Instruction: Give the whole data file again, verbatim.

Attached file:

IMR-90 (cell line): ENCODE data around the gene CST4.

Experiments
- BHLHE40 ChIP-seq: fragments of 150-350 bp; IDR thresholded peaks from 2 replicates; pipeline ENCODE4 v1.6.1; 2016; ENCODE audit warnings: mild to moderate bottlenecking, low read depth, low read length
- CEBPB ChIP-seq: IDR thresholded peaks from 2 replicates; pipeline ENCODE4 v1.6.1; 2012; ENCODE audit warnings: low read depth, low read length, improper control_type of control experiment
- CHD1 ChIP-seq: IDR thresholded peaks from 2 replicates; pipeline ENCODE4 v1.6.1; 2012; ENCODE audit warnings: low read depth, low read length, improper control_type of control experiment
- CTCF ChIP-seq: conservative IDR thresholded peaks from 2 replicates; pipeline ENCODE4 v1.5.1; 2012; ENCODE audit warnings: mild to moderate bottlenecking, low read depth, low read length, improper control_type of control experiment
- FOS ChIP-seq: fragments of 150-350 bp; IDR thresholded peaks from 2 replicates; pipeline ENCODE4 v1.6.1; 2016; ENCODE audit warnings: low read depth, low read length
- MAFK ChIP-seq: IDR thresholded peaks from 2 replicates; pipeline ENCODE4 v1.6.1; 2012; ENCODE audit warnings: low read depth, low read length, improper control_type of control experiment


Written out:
IMR-90 (cell line): ENCODE data around the gene CST4.

Experiments
- BHLHE40 ChIP-seq: fragments of 150-350 bp; IDR thresholded peaks from 2 replicates; pipeline ENCODE4 v1.6.1; 2016; ENCODE audit warnings: mild to moderate bottlenecking, low read depth, low read length
- CEBPB ChIP-seq: IDR thresholded peaks from 2 replicates; pipeline ENCODE4 v1.6.1; 2012; ENCODE audit warnings: low read depth, low read length, improper control_type of control experiment
- CHD1 ChIP-seq: IDR thresholded peaks from 2 replicates; pipeline ENCODE4 v1.6.1; 2012; ENCODE audit warnings: low read depth, low read length, improper control_type of control experiment
- CTCF ChIP-seq: conservative IDR thresholded peaks from 2 replicates; pipeline ENCODE4 v1.5.1; 2012; ENCODE audit warnings: mild to moderate bottlenecking, low read depth, low read length, improper control_type of control experiment
- FOS ChIP-seq: fragments of 150-350 bp; IDR thresholded peaks from 2 replicates; pipeline ENCODE4 v1.6.1; 2016; ENCODE audit warnings: low read depth, low read length
- MAFK ChIP-seq: IDR thresholded peaks from 2 replicates; pipeline ENCODE4 v1.6.1; 2012; ENCODE audit warnings: low read depth, low read length, improper control_type of control experiment